The Past: This segment takes place during the 1700’s, I believe, and focuses on the toymaker (also played by Bruce Ramsay) who invents the puzzle box that is used to summon a demoness known as Angelique (Valentina Vargas). This is easily the films best segment as the time period works perfectly with the hellish atmosphere these films bathe in. The lighting is haunting, the locations are menacing and the imagery is downright morbid. The gore is vicious, yet it adds to the atmosphere just as it did with the first “Hellraiser”. Furthermore, the characters are actually interesting. The toymaker is sympathetic, the aristocratic was freaking weird and Angelique is the perfect villain. She’s seductive and sexy, but also is surprisingly frightening when she wants to be. She was a nice contrast compared to the other cenobites, using lust instead of torture. While Pinhead doesn’t appear during this segment (he doesn’t even exist yet), I couldn’t wait to see them interact. I was looking forward to their witty banter and their opposing philosophies (when this happens, however, it doesn’t work).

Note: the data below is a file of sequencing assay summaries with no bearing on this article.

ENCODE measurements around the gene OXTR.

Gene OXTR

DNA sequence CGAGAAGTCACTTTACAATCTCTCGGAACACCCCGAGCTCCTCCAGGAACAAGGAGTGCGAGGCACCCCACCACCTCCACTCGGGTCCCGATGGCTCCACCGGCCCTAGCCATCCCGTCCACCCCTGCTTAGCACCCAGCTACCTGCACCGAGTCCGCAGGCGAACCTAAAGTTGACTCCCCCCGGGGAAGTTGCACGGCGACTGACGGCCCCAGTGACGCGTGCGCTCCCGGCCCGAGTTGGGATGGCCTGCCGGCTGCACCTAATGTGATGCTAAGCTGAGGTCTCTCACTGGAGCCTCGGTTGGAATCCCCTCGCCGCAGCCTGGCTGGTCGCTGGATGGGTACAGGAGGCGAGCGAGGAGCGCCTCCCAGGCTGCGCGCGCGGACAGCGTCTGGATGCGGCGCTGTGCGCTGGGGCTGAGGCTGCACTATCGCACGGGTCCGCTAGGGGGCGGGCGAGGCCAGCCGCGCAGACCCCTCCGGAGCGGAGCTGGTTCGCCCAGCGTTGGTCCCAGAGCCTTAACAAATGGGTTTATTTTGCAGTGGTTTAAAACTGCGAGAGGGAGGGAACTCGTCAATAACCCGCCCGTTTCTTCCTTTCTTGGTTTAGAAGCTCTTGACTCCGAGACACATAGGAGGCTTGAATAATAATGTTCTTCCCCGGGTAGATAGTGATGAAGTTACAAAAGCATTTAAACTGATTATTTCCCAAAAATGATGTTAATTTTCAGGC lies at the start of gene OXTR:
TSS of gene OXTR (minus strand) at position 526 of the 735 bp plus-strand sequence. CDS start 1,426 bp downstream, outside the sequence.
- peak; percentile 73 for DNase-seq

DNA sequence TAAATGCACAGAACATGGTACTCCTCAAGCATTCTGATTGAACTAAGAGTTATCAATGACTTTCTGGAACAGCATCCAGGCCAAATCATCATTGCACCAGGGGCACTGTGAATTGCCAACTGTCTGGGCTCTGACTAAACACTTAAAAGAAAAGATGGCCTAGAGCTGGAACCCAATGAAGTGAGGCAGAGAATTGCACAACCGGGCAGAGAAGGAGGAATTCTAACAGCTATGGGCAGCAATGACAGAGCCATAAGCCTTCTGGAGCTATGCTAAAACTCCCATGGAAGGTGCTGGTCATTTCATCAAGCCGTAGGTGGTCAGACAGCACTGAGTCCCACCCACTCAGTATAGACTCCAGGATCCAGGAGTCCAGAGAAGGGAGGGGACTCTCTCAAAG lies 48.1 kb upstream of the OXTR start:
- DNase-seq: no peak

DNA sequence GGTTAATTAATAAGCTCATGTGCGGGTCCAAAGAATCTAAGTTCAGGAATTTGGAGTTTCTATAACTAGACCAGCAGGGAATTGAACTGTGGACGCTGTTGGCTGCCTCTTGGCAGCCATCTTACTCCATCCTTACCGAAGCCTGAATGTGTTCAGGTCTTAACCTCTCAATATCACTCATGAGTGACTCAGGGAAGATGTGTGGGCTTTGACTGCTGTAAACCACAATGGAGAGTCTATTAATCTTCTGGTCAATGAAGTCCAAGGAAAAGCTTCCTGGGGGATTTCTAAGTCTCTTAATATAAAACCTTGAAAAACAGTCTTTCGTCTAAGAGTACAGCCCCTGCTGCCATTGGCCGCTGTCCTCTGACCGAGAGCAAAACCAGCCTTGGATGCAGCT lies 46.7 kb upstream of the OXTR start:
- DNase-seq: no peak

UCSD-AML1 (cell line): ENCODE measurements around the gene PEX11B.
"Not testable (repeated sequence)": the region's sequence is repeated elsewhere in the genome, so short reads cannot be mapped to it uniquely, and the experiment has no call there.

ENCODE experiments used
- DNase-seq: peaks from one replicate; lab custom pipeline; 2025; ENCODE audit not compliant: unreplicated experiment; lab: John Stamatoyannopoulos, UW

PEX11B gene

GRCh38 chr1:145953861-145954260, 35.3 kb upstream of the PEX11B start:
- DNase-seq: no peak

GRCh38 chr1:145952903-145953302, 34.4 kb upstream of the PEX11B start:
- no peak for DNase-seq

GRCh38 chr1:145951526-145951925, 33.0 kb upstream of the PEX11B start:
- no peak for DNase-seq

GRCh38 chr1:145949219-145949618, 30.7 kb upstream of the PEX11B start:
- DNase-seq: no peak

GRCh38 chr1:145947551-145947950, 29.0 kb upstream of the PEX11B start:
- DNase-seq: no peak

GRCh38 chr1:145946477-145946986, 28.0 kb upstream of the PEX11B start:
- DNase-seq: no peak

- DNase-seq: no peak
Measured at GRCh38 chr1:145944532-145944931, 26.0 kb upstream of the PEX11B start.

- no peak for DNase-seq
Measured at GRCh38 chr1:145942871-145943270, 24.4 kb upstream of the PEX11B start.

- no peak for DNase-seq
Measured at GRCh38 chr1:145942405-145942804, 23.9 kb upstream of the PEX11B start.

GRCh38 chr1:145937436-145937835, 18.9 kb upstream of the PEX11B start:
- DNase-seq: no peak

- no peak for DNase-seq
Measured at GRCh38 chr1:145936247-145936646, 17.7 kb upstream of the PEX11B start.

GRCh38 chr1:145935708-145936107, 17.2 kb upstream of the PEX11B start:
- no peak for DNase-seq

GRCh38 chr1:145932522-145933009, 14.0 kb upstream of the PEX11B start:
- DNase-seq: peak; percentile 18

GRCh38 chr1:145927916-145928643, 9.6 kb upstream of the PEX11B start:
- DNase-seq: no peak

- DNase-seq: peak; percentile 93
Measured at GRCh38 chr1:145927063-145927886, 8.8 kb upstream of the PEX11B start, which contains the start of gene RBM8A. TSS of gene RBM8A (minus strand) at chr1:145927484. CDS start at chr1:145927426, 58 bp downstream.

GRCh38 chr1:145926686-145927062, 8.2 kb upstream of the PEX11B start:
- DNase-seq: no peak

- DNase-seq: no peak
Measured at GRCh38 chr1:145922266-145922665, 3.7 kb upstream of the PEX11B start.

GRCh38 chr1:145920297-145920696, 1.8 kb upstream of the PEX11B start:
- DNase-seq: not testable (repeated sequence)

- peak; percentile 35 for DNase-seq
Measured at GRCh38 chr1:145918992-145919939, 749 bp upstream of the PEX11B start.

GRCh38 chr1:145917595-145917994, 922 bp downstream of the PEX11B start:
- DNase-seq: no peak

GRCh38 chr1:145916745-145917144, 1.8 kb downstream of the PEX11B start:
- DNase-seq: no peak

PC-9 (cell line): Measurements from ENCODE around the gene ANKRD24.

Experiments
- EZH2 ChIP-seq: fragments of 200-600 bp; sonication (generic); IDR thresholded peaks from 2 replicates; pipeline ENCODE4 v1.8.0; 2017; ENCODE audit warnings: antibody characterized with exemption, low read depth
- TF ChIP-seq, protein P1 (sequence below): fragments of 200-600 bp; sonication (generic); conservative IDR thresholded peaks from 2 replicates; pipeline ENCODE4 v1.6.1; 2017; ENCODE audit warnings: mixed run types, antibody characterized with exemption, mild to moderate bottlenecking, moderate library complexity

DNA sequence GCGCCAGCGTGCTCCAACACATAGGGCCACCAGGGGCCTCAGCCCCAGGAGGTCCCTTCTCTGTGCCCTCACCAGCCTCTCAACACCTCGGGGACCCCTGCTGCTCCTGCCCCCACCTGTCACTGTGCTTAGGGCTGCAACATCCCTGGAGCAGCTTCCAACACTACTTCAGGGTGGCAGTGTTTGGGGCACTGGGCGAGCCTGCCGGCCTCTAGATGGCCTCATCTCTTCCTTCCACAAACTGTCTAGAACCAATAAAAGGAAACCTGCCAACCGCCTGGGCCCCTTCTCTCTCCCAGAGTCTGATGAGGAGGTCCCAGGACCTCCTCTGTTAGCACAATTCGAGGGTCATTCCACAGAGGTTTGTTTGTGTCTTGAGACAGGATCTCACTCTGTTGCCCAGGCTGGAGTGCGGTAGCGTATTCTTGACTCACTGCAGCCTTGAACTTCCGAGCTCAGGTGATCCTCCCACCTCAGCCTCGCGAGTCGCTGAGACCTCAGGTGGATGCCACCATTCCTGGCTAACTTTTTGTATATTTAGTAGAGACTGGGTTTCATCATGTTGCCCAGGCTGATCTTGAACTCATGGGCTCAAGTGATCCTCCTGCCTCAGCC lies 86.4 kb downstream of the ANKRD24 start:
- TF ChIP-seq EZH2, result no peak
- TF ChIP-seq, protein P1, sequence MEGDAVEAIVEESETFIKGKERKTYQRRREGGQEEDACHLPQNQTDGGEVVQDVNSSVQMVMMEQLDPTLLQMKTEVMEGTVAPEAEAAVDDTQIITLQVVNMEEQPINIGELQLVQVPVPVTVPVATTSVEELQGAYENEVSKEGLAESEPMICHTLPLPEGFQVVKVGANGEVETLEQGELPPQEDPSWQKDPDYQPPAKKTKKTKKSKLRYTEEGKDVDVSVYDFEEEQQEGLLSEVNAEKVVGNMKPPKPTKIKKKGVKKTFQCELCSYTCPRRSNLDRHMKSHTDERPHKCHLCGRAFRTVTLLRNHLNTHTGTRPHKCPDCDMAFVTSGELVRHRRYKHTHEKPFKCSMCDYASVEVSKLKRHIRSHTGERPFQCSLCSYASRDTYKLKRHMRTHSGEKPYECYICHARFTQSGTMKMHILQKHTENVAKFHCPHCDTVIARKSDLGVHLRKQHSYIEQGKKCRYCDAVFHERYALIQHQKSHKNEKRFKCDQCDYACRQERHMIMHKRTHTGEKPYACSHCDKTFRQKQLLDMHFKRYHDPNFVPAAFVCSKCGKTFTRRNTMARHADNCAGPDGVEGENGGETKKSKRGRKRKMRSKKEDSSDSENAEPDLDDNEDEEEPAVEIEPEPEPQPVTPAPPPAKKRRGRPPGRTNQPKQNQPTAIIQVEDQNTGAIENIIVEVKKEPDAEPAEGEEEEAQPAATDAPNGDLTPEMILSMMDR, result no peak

Unfortunately, these scenes are SOOOO good that it makes everything else seem disappointing once they move on. I wanted to see more of the decay and moral decadence that was so prominent at the time contrast with the aristocratic sophistication and wealth. The movie exploits it so well, but it’s also just a taste. Plus, Angelique could revive the pain-is-pleasure theme. The film toys with this and indeed, Angelique becomes a sex slave for her master, but they could’ve gone farther. Pinhead is more about the pain, Angelique is more about the pleasure and I wanted to see more of the crossing between the two.
The Present: This is where the movie starts to lag. To be fair, this seems like it would’ve been the hardest segment to pull off anyway. Just the fact that the first and last segments are period pieces make them somewhat original, but the present is boring! However, it just seemed to me that the film wasn’t sure what it wanted to do with this segment. It follows the toymakers descendant, John (Ramsay again), as he constructs a more badass version of the cube. Angelique tracks him down and tries to lure him into making the cube so it can open the gates of hell, but before then she resurrects Pinhead and finds the old cube that was buried in cement at the end of “Hellraiser 3”. John realizes that they are evil and plan to use his device for world domination. This segment isn’t without its strengths. The chattering dog is a pretty cool effect, there are some harrowing gore effects and the building has a pretty strange design. There is some suspense, but the films look seems uninspired, like it belongs in a made-for-TV special.